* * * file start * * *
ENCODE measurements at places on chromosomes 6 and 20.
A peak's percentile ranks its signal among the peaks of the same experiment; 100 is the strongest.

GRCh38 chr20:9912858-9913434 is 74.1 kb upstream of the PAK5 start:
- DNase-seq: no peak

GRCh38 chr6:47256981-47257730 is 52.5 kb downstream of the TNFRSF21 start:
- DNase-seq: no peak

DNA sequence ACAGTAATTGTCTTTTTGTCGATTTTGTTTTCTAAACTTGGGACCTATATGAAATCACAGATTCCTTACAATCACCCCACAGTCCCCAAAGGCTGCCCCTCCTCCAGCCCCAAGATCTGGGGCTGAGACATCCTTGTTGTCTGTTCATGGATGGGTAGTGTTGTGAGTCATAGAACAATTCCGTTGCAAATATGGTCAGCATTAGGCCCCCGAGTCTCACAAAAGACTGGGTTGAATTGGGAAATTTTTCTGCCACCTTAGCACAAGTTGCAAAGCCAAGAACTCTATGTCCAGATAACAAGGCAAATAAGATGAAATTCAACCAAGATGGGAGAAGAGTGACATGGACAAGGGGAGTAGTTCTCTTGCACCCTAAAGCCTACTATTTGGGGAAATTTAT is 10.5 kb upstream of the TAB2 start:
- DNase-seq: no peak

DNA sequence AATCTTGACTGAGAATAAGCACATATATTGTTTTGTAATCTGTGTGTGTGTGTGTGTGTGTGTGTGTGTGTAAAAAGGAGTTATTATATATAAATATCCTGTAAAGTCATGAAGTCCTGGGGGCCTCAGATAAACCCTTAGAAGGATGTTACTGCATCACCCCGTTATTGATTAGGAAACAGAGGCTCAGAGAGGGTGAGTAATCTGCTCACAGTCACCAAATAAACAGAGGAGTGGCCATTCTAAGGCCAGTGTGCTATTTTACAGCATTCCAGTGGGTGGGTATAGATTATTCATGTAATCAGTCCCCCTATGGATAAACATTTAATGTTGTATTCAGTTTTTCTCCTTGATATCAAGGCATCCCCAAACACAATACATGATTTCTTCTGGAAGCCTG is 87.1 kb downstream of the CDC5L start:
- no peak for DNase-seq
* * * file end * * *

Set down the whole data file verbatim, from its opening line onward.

ENCODE measurements at places on chromosomes 6 and 20.
A peak's percentile ranks its signal among the peaks of the same experiment; 100 is the strongest.

GRCh38 chr20:9912858-9913434 is 74.1 kb upstream of the PAK5 start:
- DNase-seq: no peak

GRCh38 chr6:47256981-47257730 is 52.5 kb downstream of the TNFRSF21 start:
- DNase-seq: no peak

DNA sequence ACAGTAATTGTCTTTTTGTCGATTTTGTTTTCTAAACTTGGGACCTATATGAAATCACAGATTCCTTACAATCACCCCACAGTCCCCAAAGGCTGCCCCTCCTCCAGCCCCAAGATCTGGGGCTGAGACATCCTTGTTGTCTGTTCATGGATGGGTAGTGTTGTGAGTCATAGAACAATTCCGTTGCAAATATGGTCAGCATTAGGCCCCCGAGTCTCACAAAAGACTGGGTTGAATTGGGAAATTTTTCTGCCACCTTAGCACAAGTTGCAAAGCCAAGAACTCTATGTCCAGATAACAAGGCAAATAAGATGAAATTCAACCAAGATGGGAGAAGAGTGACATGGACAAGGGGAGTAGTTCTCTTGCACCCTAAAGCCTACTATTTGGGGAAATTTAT is 10.5 kb upstream of the TAB2 start:
- DNase-seq: no peak

DNA sequence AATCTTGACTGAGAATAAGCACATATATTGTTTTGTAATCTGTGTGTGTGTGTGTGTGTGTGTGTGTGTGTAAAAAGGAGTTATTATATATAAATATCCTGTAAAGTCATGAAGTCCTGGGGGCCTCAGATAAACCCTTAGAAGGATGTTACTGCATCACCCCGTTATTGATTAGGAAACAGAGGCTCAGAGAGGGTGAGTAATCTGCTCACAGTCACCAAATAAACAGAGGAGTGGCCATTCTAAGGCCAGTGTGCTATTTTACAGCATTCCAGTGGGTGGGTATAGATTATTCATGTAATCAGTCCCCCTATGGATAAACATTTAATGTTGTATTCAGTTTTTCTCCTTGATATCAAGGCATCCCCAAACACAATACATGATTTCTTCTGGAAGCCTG is 87.1 kb downstream of the CDC5L start:
- no peak for DNase-seq